“Second modernity” sculptors
25. April 2018 – 07. October 2018
Sprengel Museum HannoverSprengel Museum Hannover
Being presented are Günter Haese (Kiel 1924 – 2016 near Hannover) and Hans Uhlmann (Berlin 1900 – 1975 Berlin), two sculptors whose work has been unjustifiably forgotten despite its great prominence in post-war West Germany.
Both artists had international careers – Haese even launched his with an exhibition at the Museum of Modern Art in New York – and were represented at the large exhibitions of documenta and the biennales in Venice and Saõ Paolo, Brazil. Because of the Second World War, they belonged to a generation that found its way to the visual arts relatively late in life. A serviceman in the Second World War and initially self-taught, Haese started studying under Bruno Goller and Ewald Mataré at Kunstakademie Düsseldorf in 1950. Uhlmann, an engineer by training, was imprisoned for 18 months by the Gestapo for distributing leaflets in 1933 and produced his first wire sculptures in prison. In 1950 he was awarded a teaching post at Berlin’s University of the Arts and subsequently became one of the best-known sculptors for works in public spaces. Haese held his first solo exhibition in Ulm in 1964, which resulted in the agreement for a solo exhibition at MoMA the same year.
The initial material for both sculptors was wire, which they used for generating volume. Uhlmann shaped heads while in prison, while Haese turned to brass from the Sixties onwards, combining the wire with mobile parts of dismantled clocks and thus developing kinetic sculptures. In Uhlmann’s case, this simple material gave way to more solid materials such as stainless steel, and he adopted techniques like forging and soldering and produced structurally conceived sculptures and drawings. Haese discovered movement as an element that led in his wire sculptures to more complex works by allowing them to interact with light and time.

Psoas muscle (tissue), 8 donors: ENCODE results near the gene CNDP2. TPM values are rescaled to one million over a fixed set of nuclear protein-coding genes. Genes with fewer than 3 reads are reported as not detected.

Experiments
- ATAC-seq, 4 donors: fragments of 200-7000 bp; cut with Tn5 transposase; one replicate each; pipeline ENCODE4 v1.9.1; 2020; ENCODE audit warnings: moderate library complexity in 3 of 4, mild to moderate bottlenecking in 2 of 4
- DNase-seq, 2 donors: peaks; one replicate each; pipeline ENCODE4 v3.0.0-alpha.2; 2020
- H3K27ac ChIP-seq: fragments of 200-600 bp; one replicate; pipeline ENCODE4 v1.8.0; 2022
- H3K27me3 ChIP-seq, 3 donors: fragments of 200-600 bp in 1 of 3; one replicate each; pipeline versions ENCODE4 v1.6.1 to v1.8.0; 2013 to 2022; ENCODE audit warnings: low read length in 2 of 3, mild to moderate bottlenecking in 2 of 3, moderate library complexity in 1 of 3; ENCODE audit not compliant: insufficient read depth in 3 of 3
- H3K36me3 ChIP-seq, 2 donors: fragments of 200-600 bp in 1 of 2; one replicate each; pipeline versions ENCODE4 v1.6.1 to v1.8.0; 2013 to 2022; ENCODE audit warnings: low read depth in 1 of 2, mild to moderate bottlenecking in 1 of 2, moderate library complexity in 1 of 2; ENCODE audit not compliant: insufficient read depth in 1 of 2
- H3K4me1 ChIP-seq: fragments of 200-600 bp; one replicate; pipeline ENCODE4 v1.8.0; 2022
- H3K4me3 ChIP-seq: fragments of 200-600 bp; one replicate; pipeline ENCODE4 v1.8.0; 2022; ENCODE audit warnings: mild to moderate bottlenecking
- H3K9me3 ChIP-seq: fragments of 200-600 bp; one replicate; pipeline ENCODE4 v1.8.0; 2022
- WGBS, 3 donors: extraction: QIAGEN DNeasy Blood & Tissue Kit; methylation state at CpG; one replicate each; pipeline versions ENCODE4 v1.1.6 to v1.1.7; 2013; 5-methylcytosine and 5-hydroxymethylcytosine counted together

In this duo exhibition, the work of the two artists will be juxtaposed with selected drawings and sculptures. This approach highlights the similarities in their interests in sculpture as well as the differences in their approaches, techniques and dispositions. Drawing on the extensive and high-quality collection of post-1945 art of the Sprengel Museum Hannover, the exhibition incorporating new loans from the estates of both artists provides an opportunity to re-discover these outstanding sculptors.
Curator: Dr Carina Plath

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